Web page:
This season’s results felt so rewarding for Drury, especially after he had considered quitting the sport just last year.
After a successful NCAA career in alpine at the University of Vermont, Drury made the switch to ski cross, making his debut on the World Cup circuit in 2015. By 2018, he had really caught on to it – making World Cup podiums and narrowly missing out on a medal at the Pyeongchang Olympics with a fourth-place finish. He seemed poised for a stellar 2019, but instead it was a frustrating one, full of races where he got cut off or tangled up with other competitors.
He then hit a hard reset in the off-season, taking time away to do a 100-mile mountain bike race across the high-altitude, extreme terrain of the Colorado Rockies. He told himself if the 2019-20 ski-cross season wasn’t fun, it may be his last. He returned to ski cross fresh, skied with a much more relaxed mindset and had his best year yet.
He was sorry he had to close out his memorable season so abruptly in Switzerland – no final race, no trophy ceremony, no traditional season-ending party with his fellow competitors from around the world.
“It really stung because I wanted that moment with the Crystal Globe,” Drury said in a video interview with The Globe and Mail. “I really wanted to celebrate it with my team – a Canadian team that has had amazing results like Olympic medals, world championships, X-Games, but no ski-cross male had won the Crystal Globe until now. At the same time, I just knew I had to leave.”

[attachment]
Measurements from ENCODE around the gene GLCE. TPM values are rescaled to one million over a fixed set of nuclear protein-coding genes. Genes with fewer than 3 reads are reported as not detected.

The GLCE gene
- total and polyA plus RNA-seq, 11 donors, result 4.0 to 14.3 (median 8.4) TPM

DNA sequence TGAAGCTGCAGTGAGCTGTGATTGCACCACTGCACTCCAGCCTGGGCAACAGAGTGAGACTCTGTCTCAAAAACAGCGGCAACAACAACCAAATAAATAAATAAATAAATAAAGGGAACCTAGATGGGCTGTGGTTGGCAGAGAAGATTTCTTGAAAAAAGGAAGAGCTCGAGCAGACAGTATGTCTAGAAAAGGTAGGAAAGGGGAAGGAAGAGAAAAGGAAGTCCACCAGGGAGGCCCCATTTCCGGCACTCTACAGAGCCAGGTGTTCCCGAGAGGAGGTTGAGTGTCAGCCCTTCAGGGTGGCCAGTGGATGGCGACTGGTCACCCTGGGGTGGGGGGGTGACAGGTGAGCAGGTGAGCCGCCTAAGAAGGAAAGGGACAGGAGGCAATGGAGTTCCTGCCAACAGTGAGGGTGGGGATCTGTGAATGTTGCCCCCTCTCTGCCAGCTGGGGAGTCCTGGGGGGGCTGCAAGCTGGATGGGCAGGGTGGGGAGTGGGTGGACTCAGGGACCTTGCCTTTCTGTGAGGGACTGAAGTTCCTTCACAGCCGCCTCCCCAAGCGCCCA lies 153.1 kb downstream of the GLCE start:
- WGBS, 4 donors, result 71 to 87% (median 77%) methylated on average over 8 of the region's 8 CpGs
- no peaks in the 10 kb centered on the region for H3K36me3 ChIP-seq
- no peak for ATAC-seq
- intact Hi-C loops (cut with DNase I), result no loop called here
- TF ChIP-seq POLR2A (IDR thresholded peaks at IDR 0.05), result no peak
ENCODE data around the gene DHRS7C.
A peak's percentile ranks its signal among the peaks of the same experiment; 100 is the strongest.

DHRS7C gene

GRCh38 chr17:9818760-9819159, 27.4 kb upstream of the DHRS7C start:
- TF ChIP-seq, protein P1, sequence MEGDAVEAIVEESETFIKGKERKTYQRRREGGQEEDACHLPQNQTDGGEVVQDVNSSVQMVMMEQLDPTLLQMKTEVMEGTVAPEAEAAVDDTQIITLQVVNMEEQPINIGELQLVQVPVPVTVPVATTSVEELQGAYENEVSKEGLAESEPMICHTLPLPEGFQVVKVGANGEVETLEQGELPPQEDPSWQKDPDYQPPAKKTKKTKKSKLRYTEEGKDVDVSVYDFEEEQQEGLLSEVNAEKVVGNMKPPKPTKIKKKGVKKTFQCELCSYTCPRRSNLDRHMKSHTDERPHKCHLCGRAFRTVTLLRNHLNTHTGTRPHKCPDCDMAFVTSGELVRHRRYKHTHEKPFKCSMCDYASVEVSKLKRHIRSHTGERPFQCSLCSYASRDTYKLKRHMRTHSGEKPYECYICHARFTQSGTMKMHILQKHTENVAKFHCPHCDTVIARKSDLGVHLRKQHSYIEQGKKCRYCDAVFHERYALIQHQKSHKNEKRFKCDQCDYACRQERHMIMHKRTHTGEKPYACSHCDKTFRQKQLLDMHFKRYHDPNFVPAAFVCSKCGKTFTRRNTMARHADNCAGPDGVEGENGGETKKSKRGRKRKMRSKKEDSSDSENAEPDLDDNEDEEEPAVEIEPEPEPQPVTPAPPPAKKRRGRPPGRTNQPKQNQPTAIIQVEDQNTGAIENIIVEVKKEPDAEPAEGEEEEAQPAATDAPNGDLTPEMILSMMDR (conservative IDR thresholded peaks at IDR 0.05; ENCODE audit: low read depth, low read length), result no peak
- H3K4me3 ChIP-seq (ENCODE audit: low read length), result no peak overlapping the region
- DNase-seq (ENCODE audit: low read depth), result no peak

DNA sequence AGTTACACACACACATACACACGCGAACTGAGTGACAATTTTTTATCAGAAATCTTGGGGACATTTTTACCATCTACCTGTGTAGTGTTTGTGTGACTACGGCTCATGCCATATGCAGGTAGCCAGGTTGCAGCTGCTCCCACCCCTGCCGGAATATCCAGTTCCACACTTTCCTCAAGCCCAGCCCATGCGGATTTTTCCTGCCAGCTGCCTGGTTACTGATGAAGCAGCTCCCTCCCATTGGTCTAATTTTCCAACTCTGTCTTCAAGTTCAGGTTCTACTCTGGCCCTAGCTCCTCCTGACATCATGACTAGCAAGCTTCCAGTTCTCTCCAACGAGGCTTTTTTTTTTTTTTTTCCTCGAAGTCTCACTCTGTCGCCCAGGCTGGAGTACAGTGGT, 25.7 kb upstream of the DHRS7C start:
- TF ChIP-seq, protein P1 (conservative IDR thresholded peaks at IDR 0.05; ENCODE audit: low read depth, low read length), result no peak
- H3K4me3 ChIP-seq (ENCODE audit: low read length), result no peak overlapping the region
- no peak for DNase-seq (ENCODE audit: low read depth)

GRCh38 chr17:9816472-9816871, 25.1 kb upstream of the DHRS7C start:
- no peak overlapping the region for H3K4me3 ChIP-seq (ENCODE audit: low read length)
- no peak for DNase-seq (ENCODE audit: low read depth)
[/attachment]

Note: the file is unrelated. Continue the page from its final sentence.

Drury was able to get a last-minute flight to Montreal from Geneva, and his fiancée was waiting at the airport to drive him across the border, 165 kilometres to Burlington, Vt. They made it with a little time to spare.
The race was cancelled back in Switzerland anyway, along with the final party. Drury eventually received his Crystal Globe a few weeks later, by mail, in Vermont.
“He’s the last guy who would brag that he won, but I think he was looking forward to enjoying it with everyone, and that would have been nice because he’s such a giving guy – always watching film with teammates and helping them,” said Canadian ski cross head coach Stanley Hayer. “We’ve had Olympic medalists, and really strong Canadian teams, but no one had ever put it together for a whole World Cup season before. This was a crazy year for Kevin and he made it look easy.”
Because of the uncertainty surrounding COVID-19, Drury and Cirelli decided to reschedule their wedding for next summer. They haven’t been able to share the trophy with anyone yet either.
“The Crystal Globe has been a goal for Kevin for a long time, and to be able to be there with his family to watch him receive it would have been really special,” Cirelli said. “When we can actually be social with people again, we’ll definitely have a celebration with it.”
Drury has one other plan.
“I guess I’ll just have to win it again.”